Born on 27 June 1884, HH Budd was the only son of Herbert Goldingham and Harriet Amy Budd. His father was a prominent doctor in Worcester. His mother suffered from frequent depression and spent much of her life in lunatic Asylums. Upon his father’s death in 1902, it is likely that Herbert, then 17, was brought up by his Aunt Emily, his mother by then being almost permanently incarcerated in the Powick Lunatic Asylum in Worcester. Herbert Hayward was to follow in the family tradition, becoming a doctor at St Mary’s teaching hospital in 1911. From then on, he was always known as ‘The Doc’.
The Great War finally caught up with The Doc in June 1915. Plucked from his job as a doctor in a quiet suburb of Bournemouth, Herbert Hayward Budd joined the Royal Navy on 12th June 1915 as a Lieutenant Temporary Surgeon. Initially posted to Haslar Naval Hospital in Portsmouth, he requested a shore appointment while he dealt with a possible litigation action (no other details are known, although two cases of debt are recorded in his early service record). Following time at the Clement Talbot Works in Wormwood Scrubs, an experimental establishment, his shore time was eventually brought to an end when he was posted as Ship’s Surgeon on the Armadale Castle in August 1916.
The 13,000 ton Armadale Castle, a transport ship of the Union Castle Line, was pressed into service for the duration of the War and was used as a supply, transport and patrol vessel. Travelling via Durban, The Doc joined ship at Simonstown on 13th September 1916. Following a brief stop in Cape Town, the Doc set sail for Nova Scotia, passing a small rocky island known as Robben Island at around 8am on 20th September, a place which was to figure prominently in his life once the War was over. Following a brief stop to refuel in the Grenadines, The Armadale Castle landed at Halifax, Nova Scotia on 10th October. Offloading £4m of gold bullion to help pay for the War effort, and embarking over 120 sailors from the Canadian Royal Navy Volunteer Reserve, she set sail for her home port of Liverpool, arrivTing on 11th November, where she was to undergo a 2 month refit. Taking advantage of this time alongside, Lieutenant Budd took shore leave and traveled to London where Lil was waiting for him. On 21st November, 1916, Herbert Hayward Budd (32), married Lisle Louise Soper (23) at Hammersmith Registry office (it’s likely that Lil was living there having followed him up to London the prior year). At Elm Brook, Kinson, it’s understood that Herbert’s aunt Emily immediately dismissed her servant girl, Maude (Lil’s sister), as it was not appropriate to have a sister in law engaged as a servant. The Sopers and the Budds were joined by marriage but the class divide was never bridged; Lil never mixed with nor spoke of the Budd family in later life. Nonetheless, Lil’s life was to be fundamentally transformed by the marriage to Herbert – her servant days were over.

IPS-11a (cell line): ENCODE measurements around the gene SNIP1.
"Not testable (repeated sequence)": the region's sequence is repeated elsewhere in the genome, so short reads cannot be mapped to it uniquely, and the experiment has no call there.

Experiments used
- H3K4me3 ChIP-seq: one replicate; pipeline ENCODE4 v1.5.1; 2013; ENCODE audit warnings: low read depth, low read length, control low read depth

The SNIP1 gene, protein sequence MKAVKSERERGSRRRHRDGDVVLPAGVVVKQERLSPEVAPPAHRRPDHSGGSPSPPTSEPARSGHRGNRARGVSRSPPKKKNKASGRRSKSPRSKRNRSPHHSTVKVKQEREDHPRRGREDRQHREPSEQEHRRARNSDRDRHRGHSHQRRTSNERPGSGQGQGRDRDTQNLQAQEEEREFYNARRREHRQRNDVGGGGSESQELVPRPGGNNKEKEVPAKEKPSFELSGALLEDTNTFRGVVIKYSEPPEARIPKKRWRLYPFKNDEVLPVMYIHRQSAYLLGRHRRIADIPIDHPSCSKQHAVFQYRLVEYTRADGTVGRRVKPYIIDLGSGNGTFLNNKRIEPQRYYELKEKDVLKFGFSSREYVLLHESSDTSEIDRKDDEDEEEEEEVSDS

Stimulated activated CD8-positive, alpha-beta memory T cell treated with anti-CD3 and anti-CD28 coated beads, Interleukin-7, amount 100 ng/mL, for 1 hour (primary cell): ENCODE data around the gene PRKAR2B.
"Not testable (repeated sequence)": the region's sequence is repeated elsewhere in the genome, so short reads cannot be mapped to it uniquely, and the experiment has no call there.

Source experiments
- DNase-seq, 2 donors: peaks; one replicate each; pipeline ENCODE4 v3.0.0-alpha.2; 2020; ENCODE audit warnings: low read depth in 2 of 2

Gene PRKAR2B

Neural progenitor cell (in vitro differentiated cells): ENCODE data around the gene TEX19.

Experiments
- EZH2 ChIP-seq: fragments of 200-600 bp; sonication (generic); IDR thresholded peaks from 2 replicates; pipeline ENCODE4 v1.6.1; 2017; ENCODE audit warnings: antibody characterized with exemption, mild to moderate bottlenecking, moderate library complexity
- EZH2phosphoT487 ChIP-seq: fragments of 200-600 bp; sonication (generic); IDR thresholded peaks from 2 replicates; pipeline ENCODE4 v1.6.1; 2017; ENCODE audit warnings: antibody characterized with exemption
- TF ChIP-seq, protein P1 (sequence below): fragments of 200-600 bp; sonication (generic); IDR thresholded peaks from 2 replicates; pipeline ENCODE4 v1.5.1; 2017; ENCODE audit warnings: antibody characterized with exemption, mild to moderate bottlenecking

January 1917 saw the Armadale Castle complete her refit at Liverpool and Lieutenant Budd rejoining ship. Following a short period of gun trials, the Armadale Castle made for the North Sea for the first of three patrols Herbert was to undertake that year. Patrolling the Nordic coastlines, Iceland and the far reaches of the North Sea, these month-long winter patrols would have been arduous and uncomfortable (reports of ice packs are found in the Ship’s log on one patrol, and there is regular damage to the vessel due to high seas and storms). Often boarding merchant vessels (and on at least one occasion transferring Lieutenant Budd to provide medical assistance), these patrols were designed to protect Britain’s northern maritime borders.￼ In July 1917 there is more evidence of financial troubles for Herbert with a further Debt Case entered against his name in the Admiralty papers. At the end of July, perhaps missing his new wife too much, or needing to sort out his personal affairs, Lieutenant Budd applied for a shore appointment. The entry in his service record is terse, and can only reflect the manner of the reply he received: “on applic[ation] for shore appt, [Director of Surgeons] points out offr was on shore till aug 1916 + might have managed his personal affairs then. He does not think his pecuniary loss can be ascribed to the service”. It is perhaps all too tempting to be cynical about what happened next, but within three weeks of receiving this reply, Lieutenant Budd left the ship due to ill health and was sent to Haslar Naval Hospital where he had begun his Navy career. There he was discharged ‘unfit for further service’ on 14th September 1917. The Doc saw out the War as a doctor in Shrewton in Wiltshire. His application for the Silver War Badge (denoting injury in service) was declined and so the remaining year of the war, ostensibly an able-bodied man able to serve his country was no doubt uncomfortable for him. As War ended, his thoughts turned from rural Wiltshire to more exotic places. Perhaps recalling his impressions of South Africa as he boarded The Armadale Castle, he applied to join the Medical Service of South Africa in 1919. The Doc and Lil obtained their passport to travel in November 1919 and prepared to leave England for South Africa. As they celebrated New Year 1920, The Doc’s and Lil’s thoughts must have been full of hope anticipation at the adventure which lay ahead of them, not least because by this time Lil was pregnant.
HMS Armadale Castle in Cape Town
The Doc, Haslar Hospital 1915
The Doc and Lil